Upon entering Boston, Massachusetts, I instantly experienced an almost tangible excitement in the atmosphere that was a complete change from the calm, stagnant air in my small, Midwestern town. From shopping on famous Newbury Street to watching the renowned Fourth of July fireworks, Boston city life simply screamed thrill and adventure. With my fellow Harvard Summer Secondary School Program companions, I gulped down Boston with avarice; every weekend, we would walk to Harvard Station, located conveniently just outside of our Wigglesworth B22 dormitory, and take full advantage of Boston’s subway system: the T. With the latter transportation, our minor statuses became negligible; with a swipe of our Charlie cards, we would be ferried instantly to our chosen destination.
Returning from Boston to Cambridge, there was scarcely a transition between our surroundings; despite being much smaller, Cambridge has its own electrically charged ambiance. Constructed to serve the needs of Harvard and MIT students, Cambridge sprouts numerous book stores, clothing outlets, and souvenir shops. To us, Cambridge was physically no bigger than the Harvard Square area, yet emotionally, it was an entire world filled with nightly excursions to CVS, shopping sprees at Urban Outfitters, and completely random expeditions to J.P. Licks.
However, the truly stunning experience of my summer did not take place in either Boston or Cambridge; instead, being in the environment of Harvard University itself simply took my breath away. I cherished every little thing about Harvard: living in the actual freshmen dorms, walking along the cobbled pathways past the other dormitories in Harvard Yard to eat meals at the splendid Annenberg Hall, sitting and studying on the grand steps of Widener Library—second in size only to the National Archives—and numerous other activities that could only be fully appreciated at that precise location within Harvard. Although I was only there for the summer, I had a fleeting taste of what it feels like to be a Harvard undergraduate. Everything there is like a microcosm of one elaborate tradition; walking across the Yard to my classes, I was struck with sheer wonder at the countless generations of greatness emanating from the ancient buildings. Everyone who goes to Harvard leaves part of their legacy behind, touching all future students and visitors with their achievements.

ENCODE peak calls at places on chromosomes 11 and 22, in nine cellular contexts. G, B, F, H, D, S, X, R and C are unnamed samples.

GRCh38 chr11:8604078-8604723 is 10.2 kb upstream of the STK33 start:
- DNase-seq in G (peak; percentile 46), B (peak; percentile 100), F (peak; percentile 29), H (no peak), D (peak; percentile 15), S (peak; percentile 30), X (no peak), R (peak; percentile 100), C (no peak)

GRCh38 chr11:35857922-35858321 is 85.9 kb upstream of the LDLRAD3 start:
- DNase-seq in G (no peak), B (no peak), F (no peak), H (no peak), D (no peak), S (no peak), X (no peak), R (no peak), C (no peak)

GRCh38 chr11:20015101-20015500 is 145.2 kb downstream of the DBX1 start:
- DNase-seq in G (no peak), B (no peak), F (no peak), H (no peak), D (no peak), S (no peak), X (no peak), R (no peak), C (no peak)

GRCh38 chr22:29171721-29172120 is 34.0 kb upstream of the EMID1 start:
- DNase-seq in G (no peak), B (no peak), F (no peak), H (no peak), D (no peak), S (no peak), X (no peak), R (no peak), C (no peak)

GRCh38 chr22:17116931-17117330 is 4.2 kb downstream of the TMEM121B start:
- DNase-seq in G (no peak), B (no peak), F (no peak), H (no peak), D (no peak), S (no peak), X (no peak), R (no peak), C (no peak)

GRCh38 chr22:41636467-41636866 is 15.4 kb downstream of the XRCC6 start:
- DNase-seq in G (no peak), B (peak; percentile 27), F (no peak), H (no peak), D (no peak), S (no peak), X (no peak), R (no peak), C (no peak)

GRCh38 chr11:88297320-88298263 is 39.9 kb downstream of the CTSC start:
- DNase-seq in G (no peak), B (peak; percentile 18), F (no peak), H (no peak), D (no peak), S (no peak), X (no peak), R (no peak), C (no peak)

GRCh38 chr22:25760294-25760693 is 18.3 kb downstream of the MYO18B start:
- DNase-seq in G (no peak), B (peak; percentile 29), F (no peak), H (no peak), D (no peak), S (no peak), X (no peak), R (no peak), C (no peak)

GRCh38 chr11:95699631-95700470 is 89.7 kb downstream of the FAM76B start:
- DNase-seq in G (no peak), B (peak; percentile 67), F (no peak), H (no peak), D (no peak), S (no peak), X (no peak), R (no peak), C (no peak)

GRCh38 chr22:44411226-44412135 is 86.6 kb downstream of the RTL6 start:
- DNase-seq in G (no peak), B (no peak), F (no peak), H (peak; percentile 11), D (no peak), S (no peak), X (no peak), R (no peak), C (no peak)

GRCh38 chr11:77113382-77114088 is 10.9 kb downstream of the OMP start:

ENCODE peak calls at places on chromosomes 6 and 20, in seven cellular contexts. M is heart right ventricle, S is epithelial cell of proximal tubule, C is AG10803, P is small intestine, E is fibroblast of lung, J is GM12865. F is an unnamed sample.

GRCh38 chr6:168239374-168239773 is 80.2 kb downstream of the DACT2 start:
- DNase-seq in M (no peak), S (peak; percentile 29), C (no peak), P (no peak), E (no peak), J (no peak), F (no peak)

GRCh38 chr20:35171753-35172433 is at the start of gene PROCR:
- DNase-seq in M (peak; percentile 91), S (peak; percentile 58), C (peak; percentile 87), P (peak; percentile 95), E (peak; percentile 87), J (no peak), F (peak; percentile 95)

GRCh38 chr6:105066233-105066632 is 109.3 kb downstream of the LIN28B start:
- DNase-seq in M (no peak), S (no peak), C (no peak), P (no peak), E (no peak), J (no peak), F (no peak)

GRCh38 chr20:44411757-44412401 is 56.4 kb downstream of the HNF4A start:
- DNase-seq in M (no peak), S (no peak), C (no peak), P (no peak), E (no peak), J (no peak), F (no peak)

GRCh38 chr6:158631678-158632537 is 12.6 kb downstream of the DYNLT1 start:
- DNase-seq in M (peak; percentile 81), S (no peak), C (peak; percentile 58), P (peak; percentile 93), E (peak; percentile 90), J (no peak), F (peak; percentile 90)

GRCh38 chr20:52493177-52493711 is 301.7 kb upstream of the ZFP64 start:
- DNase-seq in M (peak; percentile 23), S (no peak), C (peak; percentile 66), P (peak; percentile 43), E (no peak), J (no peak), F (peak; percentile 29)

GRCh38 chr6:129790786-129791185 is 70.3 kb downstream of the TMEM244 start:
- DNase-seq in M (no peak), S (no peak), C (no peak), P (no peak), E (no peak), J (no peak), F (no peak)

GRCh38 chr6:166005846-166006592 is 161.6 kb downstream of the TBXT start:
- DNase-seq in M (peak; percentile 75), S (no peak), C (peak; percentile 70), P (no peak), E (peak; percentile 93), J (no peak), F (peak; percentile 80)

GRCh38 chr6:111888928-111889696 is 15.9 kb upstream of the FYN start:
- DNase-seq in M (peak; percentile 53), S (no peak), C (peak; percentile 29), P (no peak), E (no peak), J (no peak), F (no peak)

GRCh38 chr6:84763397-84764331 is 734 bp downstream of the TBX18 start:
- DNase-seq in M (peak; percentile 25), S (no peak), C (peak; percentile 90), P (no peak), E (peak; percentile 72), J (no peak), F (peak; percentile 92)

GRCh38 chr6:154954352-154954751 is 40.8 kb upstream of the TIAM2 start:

Despite how amazing that sense of being a Harvard student was, the best part of my summer there by far was meeting the menagerie of different people from all over the world. For once in my life, I was surrounded solely by people who had the same, if not higher, academic zeal that I had. The professors, too, gave impressions that they not only taught their subjects, but thoroughly lived them. We all arrived at Harvard with clean slates, each an awkward stranger to the other. Within a few weeks, however, I had made irreplaceable friends and been influenced by each of them in some way. Together, we had a firsthand experience of the freedom of college life and the problems of balancing that precise freedom with our schoolwork. We lived together, laughed together, supported each other, and breathed in the same exhilarating air of Harvard life. I left campus not as a full person, but as only a part of that gigantic summer community. Everyone who goes to Harvard leaves part of their legacy behind; I hope I at least left mine in the hearts of the people I met. They certainly have made imprints upon mine; even if I never return to Harvard, I have gained one thing that can never be taken away: relationships with people whom I will never forget.
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